Michael Pignone, MD, MPH, Professor of Medicine and Division Chief of General Medicine and Epidemiology, has been named director of the UNC Institute for Health Care Quality Improvement, which aims to establish UNC as the leading academic medical center in the area of clinical quality improvement. The new institute is a product of the UNC School of Medicine’s Strategic Plan.
For the first time, a population-based study of a human papillomavirus (HPV) vaccine has proven that the vaccine is effective in reducing the incidence of genital warts.
Two members of the UNC Lineberger Comprehensive Cancer Center have been elected as 2013 Fellows of the American Academy of Microbiology (AAM), the honorific leadership group within the American Society for Microbiology (ASM).
A study by Karyn Stitzenberg, MD, MPH, assistant professor of surgery and member of the UNC Lineberger Comprehensive Cancer Center, shows that surgical oncologists comprise only a small portion of the number of surgeons who perform cancer surgery.
The School ranked 1st in Primary Care and 22nd in Research overall in the 2014 U.S. News & World Report Best Medical School Rankings. Family Medicine, Rural Medicine and AIDS were also listed as top ten specialties.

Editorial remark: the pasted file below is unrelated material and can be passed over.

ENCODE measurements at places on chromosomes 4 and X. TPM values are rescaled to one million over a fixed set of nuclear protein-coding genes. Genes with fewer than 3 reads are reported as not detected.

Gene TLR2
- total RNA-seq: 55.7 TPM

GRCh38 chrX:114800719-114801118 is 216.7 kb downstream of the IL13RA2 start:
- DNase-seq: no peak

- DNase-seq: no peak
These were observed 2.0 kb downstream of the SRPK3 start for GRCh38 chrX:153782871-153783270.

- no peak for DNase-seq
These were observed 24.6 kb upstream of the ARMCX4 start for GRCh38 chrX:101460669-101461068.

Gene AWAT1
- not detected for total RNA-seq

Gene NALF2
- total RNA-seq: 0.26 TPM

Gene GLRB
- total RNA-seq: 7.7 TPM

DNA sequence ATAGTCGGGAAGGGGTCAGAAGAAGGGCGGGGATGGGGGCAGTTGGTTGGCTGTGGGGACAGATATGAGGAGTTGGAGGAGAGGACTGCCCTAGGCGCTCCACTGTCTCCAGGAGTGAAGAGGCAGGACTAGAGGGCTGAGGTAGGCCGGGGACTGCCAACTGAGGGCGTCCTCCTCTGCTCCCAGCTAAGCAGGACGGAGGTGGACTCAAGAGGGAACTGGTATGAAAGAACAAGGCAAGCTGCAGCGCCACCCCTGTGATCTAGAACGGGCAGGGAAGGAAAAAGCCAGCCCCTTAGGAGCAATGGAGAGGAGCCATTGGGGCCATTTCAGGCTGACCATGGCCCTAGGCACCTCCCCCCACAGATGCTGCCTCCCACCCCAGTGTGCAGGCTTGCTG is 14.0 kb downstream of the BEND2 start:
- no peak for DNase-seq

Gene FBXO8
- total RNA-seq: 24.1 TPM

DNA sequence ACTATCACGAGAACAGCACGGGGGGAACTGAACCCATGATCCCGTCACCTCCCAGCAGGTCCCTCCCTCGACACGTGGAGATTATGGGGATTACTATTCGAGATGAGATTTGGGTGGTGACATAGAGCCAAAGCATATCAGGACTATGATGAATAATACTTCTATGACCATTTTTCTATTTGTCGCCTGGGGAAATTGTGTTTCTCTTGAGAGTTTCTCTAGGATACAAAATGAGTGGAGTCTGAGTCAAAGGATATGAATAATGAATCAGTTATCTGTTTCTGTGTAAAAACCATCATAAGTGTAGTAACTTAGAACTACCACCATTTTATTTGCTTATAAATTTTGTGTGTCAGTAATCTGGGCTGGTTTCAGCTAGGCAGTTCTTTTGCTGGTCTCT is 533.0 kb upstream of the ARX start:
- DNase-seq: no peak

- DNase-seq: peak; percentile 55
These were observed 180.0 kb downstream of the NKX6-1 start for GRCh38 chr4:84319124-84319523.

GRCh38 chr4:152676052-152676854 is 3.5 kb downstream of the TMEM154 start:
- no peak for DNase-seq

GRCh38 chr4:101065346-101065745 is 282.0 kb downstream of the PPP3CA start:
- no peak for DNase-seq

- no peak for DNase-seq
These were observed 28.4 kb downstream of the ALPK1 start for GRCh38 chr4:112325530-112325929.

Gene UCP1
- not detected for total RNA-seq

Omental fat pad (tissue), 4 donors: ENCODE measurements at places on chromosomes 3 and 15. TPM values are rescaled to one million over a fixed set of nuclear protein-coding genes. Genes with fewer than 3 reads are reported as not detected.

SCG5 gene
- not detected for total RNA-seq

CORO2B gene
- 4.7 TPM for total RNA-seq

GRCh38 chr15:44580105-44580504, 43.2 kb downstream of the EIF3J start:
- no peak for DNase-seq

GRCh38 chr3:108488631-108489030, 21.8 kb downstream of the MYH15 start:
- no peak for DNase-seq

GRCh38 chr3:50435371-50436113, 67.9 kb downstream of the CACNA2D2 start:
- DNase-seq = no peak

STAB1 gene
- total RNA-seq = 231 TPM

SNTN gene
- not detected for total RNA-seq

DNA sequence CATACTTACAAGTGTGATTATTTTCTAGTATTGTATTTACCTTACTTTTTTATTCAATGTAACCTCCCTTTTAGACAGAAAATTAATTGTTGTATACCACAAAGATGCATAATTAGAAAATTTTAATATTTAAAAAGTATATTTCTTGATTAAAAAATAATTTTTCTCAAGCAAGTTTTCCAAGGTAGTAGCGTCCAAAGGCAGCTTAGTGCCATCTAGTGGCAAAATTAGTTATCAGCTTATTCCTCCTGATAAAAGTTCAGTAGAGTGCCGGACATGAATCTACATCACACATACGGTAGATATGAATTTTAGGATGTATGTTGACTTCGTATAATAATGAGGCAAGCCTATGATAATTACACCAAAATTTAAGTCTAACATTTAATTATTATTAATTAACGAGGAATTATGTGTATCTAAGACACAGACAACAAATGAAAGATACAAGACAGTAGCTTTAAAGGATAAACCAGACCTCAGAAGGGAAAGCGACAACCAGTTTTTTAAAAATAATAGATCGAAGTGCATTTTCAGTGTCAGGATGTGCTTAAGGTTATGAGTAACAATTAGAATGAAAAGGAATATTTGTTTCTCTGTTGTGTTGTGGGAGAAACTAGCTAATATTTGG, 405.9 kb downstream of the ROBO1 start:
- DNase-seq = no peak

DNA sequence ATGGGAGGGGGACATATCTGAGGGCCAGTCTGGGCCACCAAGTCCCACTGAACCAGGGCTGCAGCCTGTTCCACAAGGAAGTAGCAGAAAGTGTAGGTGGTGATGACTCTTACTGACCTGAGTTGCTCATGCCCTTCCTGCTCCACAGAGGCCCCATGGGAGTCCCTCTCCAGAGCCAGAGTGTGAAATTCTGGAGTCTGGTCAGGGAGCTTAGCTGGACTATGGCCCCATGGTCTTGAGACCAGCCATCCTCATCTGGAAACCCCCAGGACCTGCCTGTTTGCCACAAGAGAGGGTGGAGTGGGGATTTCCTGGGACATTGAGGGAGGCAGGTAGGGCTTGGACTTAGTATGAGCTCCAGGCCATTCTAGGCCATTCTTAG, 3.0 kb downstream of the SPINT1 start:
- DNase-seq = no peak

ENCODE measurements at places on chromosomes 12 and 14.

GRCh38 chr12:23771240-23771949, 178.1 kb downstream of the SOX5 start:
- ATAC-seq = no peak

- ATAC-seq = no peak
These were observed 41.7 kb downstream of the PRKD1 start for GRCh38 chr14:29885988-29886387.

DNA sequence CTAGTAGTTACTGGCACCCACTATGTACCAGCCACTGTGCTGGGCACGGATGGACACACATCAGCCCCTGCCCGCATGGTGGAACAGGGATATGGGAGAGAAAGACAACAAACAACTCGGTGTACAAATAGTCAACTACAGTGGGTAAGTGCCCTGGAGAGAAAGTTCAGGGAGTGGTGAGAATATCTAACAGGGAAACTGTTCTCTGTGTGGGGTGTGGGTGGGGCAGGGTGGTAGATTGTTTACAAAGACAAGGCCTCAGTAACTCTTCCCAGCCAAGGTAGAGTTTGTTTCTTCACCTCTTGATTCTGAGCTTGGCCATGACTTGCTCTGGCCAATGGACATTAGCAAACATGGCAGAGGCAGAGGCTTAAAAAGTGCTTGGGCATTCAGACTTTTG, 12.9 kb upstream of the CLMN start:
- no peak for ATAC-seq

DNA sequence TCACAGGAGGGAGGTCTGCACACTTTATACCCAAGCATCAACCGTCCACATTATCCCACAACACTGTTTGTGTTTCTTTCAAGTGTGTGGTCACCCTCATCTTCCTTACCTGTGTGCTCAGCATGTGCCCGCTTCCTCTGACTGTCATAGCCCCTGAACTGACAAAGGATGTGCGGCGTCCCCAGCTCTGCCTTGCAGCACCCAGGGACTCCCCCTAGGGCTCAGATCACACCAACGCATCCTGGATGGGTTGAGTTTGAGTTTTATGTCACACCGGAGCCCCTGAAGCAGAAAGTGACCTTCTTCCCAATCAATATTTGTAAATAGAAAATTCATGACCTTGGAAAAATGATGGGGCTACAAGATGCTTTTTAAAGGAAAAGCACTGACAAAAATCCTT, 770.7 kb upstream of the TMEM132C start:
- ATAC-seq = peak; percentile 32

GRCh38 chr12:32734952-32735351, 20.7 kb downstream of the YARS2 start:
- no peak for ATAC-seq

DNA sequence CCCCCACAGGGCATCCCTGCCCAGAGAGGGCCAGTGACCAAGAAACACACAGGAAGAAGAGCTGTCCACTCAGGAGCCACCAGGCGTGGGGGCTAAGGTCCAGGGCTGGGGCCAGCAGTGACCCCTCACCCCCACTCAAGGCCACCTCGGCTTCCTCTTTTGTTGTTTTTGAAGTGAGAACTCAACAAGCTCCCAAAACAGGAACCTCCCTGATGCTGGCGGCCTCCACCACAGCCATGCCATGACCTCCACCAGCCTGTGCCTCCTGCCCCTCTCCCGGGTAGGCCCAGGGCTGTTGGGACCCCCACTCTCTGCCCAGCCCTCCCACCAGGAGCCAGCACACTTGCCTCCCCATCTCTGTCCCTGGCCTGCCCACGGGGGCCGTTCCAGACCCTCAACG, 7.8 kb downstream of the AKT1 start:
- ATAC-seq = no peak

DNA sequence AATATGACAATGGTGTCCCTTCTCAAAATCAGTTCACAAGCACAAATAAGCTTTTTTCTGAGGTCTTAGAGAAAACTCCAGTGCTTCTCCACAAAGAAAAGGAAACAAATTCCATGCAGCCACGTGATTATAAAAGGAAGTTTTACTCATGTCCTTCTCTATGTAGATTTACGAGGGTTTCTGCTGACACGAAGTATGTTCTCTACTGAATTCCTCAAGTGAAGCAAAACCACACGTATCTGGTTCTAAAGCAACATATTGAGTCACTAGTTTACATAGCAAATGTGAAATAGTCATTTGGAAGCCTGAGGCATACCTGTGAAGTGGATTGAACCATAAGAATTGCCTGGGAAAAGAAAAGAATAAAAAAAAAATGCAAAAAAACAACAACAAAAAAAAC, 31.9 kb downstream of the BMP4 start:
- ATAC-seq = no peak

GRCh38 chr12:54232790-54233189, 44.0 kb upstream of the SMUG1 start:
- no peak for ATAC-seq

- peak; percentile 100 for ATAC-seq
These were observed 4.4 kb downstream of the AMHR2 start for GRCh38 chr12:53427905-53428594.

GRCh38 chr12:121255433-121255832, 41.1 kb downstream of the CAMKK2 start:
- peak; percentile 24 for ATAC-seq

To meet a growing need for nurses with advanced training, the University of North Carolina and five other UNC-system schools will offer a doctorate in nursing this fall. The News and Observer article discusses the need and role that will be filled by the new Doctors of Nursing Practice.
The journal Oncology's online Cancer Network profiled an address given by Hyman Muss, MD, professor of medicine, at the 30th Annual Miami Breast Cancer Conference in March.
Researchers at the University of North Carolina at Chapel Hill have discovered how helper molecules, or chaperones, aid in the RNA folding process, resolving a fundamental conundrum about how these important biological molecules work.
New chemical probe provides tool to investigate role of malignant brain tumor domains in chromatin structure and regulation
In an article published as the cover story of the March 2013 issue of Nature Chemical Biology, Lindsey James, PhD, research assistant professor in the lab of Stephen Frye, Fred Eshelman Distinguished Professor in the UNC Eshelman School of Pharmacy and member of the UNC Lineberger Comprehensive Cancer Center, announced the discovery of a chemical probe that can be used to investigate the L3MBTL3 methyl-lysine reader domain. The probe, named UNC1215, will provide researchers with a powerful tool to investigate the function of malignant brain tumor (MBT) domain proteins in biology and disease.
Experts from the UNC School of Medicine and the UNC Gillings School of Global Public Health propose that screening healthy adults for preventable diseases such as colorectal cancer, breast cancer, and several catastrophic blood vessel disorders, among others, could potentially prevent these diseases.